Students in their school uniforms in Zhengzhou, Central China's Henan province, on April 8, 2014. (Photo/chinadaily.com.cn)
Schools in Guizhou province and the Guangxi Zhuang autonomous region are using "smart uniforms" embedded with GPS trackers to make sure students do not skip class and to assure parents of their children's attendance and safety.
Nine schools in Guizhou and two in Guangxi have introduced the uniforms, which were developed by Guiyang-based tech firm Guizhou Guanyu Technology.
The company said in a statement that when students enter the school, the time and date is recorded along with a short video that parents can access via a mobile app.
Facial recognition further ensures that each uniform is worn by its rightful owner to prevent students from cheating the system. Skipping classes triggers an alarm to inform teachers and parents of the truancy, while an automatic voice alarm activates if a student walks out of school without permission, it said.
Wang Ping, head of the labor union at Xiuwen High School at Xiuwen county in Guizhou, said more than 1,000 first-grade students in the school have begun to wear the uniform for more than a month.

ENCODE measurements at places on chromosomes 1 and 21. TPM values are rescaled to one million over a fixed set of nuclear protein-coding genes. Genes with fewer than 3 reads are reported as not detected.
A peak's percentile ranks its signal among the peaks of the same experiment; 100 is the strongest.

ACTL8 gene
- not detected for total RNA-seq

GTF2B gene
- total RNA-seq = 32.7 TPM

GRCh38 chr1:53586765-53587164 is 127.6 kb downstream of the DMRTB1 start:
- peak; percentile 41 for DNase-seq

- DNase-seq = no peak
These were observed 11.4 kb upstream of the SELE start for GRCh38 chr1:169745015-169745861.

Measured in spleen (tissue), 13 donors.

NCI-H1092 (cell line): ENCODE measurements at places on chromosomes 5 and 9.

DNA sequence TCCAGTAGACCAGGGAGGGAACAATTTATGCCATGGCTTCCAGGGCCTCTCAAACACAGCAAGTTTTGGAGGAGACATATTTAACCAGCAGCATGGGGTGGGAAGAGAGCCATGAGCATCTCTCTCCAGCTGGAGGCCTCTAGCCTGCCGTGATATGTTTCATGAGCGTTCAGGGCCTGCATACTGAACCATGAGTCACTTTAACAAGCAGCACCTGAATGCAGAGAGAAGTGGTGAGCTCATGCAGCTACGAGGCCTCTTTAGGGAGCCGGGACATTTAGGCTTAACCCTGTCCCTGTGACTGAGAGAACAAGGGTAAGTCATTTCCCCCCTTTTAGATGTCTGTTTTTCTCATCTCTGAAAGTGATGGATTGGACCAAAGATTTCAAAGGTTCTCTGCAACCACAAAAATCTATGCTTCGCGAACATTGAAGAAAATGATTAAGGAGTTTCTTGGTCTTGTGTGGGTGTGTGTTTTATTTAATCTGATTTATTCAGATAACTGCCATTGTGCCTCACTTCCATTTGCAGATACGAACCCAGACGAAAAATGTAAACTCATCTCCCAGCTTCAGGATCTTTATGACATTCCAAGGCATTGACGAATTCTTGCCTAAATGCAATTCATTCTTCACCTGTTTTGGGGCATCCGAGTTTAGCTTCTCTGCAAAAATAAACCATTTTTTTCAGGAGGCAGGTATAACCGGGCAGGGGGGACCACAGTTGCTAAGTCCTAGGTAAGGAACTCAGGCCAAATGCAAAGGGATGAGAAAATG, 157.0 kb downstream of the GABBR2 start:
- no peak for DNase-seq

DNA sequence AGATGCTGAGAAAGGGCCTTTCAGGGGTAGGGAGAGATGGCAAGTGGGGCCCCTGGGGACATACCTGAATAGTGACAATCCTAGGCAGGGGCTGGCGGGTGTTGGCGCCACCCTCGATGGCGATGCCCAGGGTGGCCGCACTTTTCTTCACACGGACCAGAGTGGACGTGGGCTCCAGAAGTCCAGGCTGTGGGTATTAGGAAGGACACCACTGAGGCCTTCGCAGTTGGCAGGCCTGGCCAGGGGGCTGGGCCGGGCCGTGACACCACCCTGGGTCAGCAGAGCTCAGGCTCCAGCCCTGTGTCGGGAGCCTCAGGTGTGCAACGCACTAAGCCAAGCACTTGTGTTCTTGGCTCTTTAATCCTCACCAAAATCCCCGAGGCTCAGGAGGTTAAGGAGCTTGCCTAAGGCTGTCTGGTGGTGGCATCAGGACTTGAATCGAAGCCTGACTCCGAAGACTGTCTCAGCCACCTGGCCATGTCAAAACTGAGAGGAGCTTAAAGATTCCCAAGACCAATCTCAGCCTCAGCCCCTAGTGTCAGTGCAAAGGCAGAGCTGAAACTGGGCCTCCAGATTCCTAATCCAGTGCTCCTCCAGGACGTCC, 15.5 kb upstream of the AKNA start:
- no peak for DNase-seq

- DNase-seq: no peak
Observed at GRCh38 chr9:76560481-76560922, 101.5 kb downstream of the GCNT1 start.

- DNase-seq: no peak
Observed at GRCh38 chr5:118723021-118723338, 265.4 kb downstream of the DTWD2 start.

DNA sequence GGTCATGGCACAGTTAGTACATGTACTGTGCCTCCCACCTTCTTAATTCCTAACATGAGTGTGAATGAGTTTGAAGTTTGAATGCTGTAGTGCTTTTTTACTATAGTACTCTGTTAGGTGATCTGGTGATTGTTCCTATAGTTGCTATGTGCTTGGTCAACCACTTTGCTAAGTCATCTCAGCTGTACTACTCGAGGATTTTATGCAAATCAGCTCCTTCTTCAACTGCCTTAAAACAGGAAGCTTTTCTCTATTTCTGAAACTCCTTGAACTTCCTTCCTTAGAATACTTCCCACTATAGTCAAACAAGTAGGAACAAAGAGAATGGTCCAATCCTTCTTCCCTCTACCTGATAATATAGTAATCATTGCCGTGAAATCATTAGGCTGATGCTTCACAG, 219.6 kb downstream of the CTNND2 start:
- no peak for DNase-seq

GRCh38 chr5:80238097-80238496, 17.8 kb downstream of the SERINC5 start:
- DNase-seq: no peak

Each student has four uniforms, two for summer and two for winter. The uniforms cost 320 yuan ($47) in total, about the same price as common uniforms, Wang told China Daily in a phone interview.
When students enter the school, classrooms or dormitories, the system can showcase the students' information, including name, photo and class to the school staff and send the time and date to parents' mobile phones, he said.
Zhao Shengyong, father of a first-grade student in Xiuwen High School, said he is happy with the uniform's monitoring function.
"The school is a boarding school, so it is hard for me to parent my son at home. This uniform can put some pressure on him and let him know that I will be notified if he skips classes," he said. "It is hard to parent a teenager, and I need all the help I can get."
Li Daguo, the company's legal representative, said only parents and teachers can access the information recorded by the uniforms. He added that the company is committed to protecting students' privacy. "The smart uniform does not track students' every single move all the time," he said.
But Chu Zhaohui, a senior researcher at the National Institute of Education Sciences, said monitoring students' behavior at young age may harm their psychological health.
"When one feels monitored, they will behave differently and act against their own will, which may induce more rebellious behavior," he said.
When parents put their own wishes before their children's, the children will lose the ability to make decisions for themselves, he added.